Anaerobic bacterial metabolism in the ancient eukaryote Giardia duodenalis

Int J Parasitol. 1998 Jan;28(1):149-64. doi: 10.1016/s0020-7519(97)00172-0.


The protozoan parasite, Giardia duodenalis, shares many metabolic and genetic attributes of the bacteria, including fermentative energy metabolism which relies heavily on pyrophosphate rather than adenosine triphosphate and as a result contains two typically bacterial glycolytic enzymes which are pyrophosphate dependent. Pyruvate decarboxylation and subsequent electron transport to as yet unidentified anaerobic electron acceptors relies on a eubacterial-like pyruvate:ferredoxin oxidoreductase and an archaebacterial/eubacterial-like ferredoxin. The presence of another 2-ketoacid oxidoreductase (with a preference for alpha-ketobutyrate) and multiple ferredoxins in Giardia is also a trait shared with the anaerobic bacteria. Giardia pyruvate:ferredoxin oxidoreductase is distinct from the pyruvate dehydrogenase multienzyme complex invariably found in mitochondria. This is consistent with a lack of mitochondria, citric acid cycle, oxidative phosphorylation and glutathione in Giardia. Giardia duodenalis actively consumes oxygen and yet lacks the conventional mechanisms of oxidative stress management, including superoxide dismutase, catalase, peroxidase, and glutathione cycling, which are present in most eukaryotes. In their place Giardia contains a prokaryotic H2O-producing NADH oxidase, a membrane-associated NADH peroxidase, a broad-range prokaryotic thioredoxin reductase-like disulphide reductase and the low molecular weight thiols, cysteine, thioglycolate, sulphite and coenzyme A. NADH oxidase is a major component of the electron transport pathway of Giardia which, in conjunction with disulphide reductase, protects oxygen-labile proteins such as ferredoxin and pyruvate:ferredoxin oxidoreductase against oxidative stress by maintaining a reduced intracellular environment. As the terminal oxidase, NADH oxidase provides a means of removing excess H+, thereby enabling continued pyruvate decarboxylation and the resultant production of acetate and adenosine triphosphate. A further example of the bacterial-like metabolism of Giardia is the utilisation of the amino acid arginine as an energy source. Giardia contain the arginine dihydrolase pathway, which occurs in a number of anaerobic prokaryotes, but not in other eukaryotes apart from trichomonads and Chlamydomonas reinhardtii. The pathway includes substrate level phosphorylation and is sufficiently active to make a major contribution to adenosine triphosphate production. Two enzymes of the pathway, arginine deiminase and carbamate kinase, are rare in eukaryotes and do not occur in higher animals. Arginine is transported into the trophozoite via a bacterial-like arginine:ornithine antiport. Together these metabolic pathways in Giardia provide a wide range of potential drug targets for future consideration.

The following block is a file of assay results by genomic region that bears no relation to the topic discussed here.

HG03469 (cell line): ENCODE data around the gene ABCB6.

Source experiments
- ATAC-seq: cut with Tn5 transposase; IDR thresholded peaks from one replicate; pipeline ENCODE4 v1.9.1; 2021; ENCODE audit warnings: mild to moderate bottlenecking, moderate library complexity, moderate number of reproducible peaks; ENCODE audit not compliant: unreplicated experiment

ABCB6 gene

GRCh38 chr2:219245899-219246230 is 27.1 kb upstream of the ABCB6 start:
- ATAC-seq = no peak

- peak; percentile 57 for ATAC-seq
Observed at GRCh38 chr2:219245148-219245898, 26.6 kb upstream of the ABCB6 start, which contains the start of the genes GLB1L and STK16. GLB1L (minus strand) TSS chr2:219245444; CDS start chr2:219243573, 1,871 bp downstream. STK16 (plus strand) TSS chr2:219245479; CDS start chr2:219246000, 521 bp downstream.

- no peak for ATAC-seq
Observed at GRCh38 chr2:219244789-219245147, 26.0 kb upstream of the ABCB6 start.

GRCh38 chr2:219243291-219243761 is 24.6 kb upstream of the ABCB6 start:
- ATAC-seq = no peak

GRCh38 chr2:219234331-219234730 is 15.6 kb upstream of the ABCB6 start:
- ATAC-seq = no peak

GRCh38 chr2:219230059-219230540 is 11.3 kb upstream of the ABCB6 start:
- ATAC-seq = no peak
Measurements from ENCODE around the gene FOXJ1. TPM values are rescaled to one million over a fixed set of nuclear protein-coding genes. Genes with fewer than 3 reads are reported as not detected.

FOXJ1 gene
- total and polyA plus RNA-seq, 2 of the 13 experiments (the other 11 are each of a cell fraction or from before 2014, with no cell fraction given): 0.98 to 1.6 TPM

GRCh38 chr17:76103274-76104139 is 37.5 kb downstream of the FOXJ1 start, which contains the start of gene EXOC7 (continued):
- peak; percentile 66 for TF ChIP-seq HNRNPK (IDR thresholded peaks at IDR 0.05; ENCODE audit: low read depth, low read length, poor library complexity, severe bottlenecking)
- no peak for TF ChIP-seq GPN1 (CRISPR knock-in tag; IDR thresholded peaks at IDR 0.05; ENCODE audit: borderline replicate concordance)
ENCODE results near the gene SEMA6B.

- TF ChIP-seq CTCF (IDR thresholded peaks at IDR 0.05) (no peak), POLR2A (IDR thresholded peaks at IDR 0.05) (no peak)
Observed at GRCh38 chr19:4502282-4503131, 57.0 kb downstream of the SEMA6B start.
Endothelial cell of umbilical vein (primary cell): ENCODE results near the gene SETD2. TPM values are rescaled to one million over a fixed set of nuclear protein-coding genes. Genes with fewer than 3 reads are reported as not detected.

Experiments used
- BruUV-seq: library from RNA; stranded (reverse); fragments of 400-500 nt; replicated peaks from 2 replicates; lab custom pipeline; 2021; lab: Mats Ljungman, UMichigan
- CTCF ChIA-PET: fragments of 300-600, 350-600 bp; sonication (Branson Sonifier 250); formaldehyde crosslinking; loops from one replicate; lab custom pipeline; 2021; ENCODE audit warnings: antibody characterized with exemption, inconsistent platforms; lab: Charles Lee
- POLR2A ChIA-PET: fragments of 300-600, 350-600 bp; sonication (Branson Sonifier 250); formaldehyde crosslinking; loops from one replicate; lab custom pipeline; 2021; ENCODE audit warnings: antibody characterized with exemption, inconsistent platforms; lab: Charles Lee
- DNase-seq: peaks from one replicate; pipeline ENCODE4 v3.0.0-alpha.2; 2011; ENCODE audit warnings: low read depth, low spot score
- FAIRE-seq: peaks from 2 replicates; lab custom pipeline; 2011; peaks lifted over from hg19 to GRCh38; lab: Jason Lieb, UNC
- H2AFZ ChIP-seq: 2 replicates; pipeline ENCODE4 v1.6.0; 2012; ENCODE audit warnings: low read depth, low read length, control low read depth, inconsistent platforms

Publication types

  • Research Support, Non-U.S. Gov't
  • Review

MeSH terms

  • Amino Acids / metabolism
  • Animals
  • Bacteria, Anaerobic / metabolism*
  • Biological Evolution
  • Electron Transport
  • Energy Metabolism
  • Fermentation
  • Giardia / genetics
  • Giardia / metabolism*
  • Models, Biological
  • Oxidation-Reduction
  • Oxidative Stress
  • Oxygen Consumption


  • Amino Acids